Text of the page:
“I think it's all nonsense. In Spain people were supporting Alonso and in Sao Paolo they were supporting Felipe. I don't think it was anything to do with racism. There were a few people in Spain and that was probably beginning as a joke rather than anything abusive,” said the F1 supreme during a show at BBC’s Radio 5.
Hamilton first faced racism attacks during a Barcelona testing session in February, as some Spanish fans mocked the McLaren driver by wearing black tie-shirts and painting their faces in dark colors. These actions came as a consequence of his conflictual relationship with teammate Fernando Alonso (the Spaniard has just moved to Renault at the time), who failed to retain his F1 crown in 2008.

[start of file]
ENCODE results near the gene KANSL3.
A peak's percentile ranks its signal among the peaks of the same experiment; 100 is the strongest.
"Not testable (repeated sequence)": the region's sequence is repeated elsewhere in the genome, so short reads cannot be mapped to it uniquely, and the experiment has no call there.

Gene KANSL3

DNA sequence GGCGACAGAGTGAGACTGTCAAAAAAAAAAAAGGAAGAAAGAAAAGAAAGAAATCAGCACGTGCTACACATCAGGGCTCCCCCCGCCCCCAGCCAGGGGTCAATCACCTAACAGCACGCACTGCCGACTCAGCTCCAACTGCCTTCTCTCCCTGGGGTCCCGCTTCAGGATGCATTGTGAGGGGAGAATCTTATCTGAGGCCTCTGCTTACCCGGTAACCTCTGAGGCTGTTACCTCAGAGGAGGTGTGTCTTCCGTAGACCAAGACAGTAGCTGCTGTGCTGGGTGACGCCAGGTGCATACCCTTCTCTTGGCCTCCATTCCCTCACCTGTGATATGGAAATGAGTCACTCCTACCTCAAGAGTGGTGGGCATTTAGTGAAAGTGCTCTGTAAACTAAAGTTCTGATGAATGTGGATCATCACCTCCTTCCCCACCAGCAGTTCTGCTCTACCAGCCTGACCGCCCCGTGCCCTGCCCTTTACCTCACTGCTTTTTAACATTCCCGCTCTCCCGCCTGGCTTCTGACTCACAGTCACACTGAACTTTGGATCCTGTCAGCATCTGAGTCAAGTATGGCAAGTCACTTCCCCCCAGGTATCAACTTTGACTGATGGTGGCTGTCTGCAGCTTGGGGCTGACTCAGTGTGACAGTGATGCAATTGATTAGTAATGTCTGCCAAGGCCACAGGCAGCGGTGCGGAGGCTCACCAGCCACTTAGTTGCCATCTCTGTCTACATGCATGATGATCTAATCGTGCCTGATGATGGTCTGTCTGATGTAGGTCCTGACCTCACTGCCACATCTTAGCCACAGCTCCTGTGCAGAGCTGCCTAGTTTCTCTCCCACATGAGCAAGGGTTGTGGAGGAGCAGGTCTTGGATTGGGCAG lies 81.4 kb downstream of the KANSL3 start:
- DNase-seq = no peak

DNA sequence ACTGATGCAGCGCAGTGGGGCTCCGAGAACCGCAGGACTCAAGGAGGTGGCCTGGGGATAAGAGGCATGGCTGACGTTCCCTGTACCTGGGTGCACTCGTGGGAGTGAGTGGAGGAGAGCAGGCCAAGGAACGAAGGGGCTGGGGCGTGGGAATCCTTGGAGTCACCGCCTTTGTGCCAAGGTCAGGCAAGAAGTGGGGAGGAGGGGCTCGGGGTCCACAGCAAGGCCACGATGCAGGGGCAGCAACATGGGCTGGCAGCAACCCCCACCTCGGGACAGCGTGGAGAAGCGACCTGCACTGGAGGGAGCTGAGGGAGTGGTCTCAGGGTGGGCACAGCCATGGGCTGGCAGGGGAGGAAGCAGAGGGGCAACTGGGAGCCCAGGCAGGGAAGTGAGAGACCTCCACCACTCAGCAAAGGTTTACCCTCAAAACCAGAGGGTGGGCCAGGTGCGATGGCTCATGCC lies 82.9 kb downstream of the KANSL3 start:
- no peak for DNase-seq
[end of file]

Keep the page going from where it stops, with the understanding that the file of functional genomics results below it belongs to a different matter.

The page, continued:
This season, before Hamilton headed to Brazil for the final race of the season, it was still a Spanish website that instigated F1 fans from all over the world to pick a place on the Interlagos track where Hamilton’s car would suffer a tire blow-up. The site was called pinchalaruedadehamilton.com (burst Hamilton’s tire). However, Ecclestone insisted that things were blown way out of proportions with these so-called racist actions.
“I think people look and read into things that are not there. All those things are all a bit of a joke and people are entitled to support who they want to support. I don't see why people should have been insulted by it. These things are people expressing themselves,” insisted Bernie.
Both FIA and McLaren Mercedes have reacted to the latest anti-Hamilton actions (most of them appeared on the internet), condemning it as racist and insisting it should not become a part of the sport in the future.